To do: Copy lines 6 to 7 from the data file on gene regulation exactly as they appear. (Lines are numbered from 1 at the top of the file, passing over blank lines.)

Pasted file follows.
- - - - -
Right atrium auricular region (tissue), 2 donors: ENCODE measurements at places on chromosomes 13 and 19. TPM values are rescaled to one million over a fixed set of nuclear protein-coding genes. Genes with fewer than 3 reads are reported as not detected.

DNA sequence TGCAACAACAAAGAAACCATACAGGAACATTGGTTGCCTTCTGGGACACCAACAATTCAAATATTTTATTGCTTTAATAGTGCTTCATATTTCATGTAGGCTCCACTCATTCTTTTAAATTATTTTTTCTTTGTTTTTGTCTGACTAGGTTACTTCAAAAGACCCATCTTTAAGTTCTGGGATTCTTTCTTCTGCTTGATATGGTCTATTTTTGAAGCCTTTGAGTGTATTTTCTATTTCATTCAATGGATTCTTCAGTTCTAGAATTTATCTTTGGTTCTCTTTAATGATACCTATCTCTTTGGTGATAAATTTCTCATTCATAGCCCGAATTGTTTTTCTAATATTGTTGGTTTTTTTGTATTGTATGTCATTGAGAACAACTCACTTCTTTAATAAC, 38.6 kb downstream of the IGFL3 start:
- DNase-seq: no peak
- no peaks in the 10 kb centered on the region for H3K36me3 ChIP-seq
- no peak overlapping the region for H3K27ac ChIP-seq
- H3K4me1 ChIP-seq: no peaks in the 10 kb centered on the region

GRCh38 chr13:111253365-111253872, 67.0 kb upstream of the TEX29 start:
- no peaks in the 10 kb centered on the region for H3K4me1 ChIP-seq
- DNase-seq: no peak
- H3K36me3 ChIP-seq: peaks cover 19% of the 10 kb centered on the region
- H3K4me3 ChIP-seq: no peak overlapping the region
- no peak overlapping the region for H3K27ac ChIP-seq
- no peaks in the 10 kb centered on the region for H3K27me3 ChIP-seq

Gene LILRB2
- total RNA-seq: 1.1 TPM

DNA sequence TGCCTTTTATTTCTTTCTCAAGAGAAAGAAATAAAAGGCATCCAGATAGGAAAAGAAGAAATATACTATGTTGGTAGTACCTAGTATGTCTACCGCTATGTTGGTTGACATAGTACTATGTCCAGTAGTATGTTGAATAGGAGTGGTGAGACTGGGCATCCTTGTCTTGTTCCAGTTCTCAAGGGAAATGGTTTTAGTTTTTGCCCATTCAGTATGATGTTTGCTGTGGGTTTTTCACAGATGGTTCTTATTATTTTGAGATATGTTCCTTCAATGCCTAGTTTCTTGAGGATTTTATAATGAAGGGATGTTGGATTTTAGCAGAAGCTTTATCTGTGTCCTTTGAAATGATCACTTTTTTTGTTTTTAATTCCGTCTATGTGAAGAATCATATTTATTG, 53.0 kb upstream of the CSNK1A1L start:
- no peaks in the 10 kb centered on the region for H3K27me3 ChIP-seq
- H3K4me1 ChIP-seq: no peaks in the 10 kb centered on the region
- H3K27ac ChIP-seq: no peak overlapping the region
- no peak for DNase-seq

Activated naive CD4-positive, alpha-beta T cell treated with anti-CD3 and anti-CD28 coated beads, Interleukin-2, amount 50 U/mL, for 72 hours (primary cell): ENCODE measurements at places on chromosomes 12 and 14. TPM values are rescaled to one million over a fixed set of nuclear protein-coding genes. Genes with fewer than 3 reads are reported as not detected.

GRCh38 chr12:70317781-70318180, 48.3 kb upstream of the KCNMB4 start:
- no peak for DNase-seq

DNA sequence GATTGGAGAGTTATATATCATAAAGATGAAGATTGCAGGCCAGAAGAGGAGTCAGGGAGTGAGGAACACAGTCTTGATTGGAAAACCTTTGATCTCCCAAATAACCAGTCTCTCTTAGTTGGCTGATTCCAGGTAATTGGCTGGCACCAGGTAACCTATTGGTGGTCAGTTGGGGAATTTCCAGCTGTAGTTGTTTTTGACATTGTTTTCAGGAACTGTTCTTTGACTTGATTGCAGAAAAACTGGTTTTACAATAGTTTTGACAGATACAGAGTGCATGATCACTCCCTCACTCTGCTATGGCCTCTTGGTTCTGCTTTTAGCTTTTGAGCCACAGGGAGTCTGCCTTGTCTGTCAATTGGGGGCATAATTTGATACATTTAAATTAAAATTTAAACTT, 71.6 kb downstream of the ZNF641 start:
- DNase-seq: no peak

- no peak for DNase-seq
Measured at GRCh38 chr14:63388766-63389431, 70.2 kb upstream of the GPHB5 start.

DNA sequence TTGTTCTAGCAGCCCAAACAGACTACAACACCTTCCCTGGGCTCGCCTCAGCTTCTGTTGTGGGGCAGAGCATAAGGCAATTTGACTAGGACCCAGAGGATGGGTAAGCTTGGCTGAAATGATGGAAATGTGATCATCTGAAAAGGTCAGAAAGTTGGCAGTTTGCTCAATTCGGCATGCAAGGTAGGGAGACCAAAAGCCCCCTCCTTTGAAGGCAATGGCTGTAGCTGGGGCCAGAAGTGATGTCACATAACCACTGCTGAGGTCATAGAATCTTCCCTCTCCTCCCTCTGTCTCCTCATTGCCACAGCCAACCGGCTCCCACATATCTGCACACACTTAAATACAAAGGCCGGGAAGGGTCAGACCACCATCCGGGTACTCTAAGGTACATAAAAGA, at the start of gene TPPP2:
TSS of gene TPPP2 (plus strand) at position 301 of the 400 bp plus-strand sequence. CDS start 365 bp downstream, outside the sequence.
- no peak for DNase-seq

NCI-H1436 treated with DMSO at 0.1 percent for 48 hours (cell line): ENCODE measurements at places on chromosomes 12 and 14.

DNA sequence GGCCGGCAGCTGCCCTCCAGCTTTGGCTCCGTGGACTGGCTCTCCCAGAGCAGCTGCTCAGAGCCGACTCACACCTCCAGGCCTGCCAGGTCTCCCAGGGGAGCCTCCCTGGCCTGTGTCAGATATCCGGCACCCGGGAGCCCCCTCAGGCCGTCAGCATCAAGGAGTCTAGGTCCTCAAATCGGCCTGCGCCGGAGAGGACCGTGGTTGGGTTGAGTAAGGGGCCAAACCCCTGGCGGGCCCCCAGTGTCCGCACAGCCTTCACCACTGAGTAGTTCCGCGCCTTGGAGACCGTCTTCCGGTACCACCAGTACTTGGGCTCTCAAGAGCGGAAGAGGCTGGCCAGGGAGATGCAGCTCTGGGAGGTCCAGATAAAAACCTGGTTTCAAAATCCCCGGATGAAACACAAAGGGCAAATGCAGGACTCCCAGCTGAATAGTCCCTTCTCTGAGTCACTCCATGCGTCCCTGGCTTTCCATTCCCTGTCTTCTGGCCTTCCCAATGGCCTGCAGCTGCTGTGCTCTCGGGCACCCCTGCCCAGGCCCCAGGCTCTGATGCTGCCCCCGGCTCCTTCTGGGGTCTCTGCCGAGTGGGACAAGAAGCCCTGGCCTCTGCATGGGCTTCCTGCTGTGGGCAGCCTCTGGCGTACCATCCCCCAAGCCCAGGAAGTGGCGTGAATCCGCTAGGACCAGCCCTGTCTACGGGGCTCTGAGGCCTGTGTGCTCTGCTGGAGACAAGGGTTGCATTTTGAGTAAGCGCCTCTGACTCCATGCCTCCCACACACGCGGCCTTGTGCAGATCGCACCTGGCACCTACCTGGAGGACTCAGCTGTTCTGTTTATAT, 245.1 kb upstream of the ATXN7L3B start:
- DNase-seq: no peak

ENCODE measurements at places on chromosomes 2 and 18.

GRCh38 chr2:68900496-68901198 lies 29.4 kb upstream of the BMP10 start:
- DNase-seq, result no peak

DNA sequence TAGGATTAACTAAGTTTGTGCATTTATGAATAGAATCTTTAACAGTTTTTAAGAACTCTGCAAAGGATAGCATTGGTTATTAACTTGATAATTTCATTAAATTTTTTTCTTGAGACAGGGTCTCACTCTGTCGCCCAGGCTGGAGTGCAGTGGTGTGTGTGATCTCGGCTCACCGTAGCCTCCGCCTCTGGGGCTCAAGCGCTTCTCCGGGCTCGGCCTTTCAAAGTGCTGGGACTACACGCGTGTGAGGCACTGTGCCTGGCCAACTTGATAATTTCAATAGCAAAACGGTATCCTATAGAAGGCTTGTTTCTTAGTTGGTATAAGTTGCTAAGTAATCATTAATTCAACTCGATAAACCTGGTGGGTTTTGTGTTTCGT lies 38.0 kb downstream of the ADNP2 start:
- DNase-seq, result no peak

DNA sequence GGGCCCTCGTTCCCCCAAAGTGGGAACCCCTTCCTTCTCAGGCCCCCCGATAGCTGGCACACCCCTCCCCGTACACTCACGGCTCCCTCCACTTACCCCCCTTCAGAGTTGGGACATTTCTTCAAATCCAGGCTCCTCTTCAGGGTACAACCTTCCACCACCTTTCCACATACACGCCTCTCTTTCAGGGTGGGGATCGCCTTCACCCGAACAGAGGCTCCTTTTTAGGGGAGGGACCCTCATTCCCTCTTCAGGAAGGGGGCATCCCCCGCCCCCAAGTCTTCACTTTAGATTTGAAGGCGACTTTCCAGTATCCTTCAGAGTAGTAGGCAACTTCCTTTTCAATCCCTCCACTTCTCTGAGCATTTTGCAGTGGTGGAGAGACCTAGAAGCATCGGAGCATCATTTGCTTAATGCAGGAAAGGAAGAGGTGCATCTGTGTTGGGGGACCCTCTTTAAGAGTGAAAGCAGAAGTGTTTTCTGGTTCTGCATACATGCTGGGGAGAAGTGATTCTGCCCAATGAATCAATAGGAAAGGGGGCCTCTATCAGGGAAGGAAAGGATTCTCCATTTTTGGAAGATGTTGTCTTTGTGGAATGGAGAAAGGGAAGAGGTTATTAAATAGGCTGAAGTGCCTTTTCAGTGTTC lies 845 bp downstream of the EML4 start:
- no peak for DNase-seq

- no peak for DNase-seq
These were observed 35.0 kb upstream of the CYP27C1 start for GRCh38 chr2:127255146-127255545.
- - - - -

- H3K4me1 ChIP-seq: no peaks in the 10 kb centered on the region

GRCh38 chr13:111253365-111253872, 67.0 kb upstream of the TEX29 start: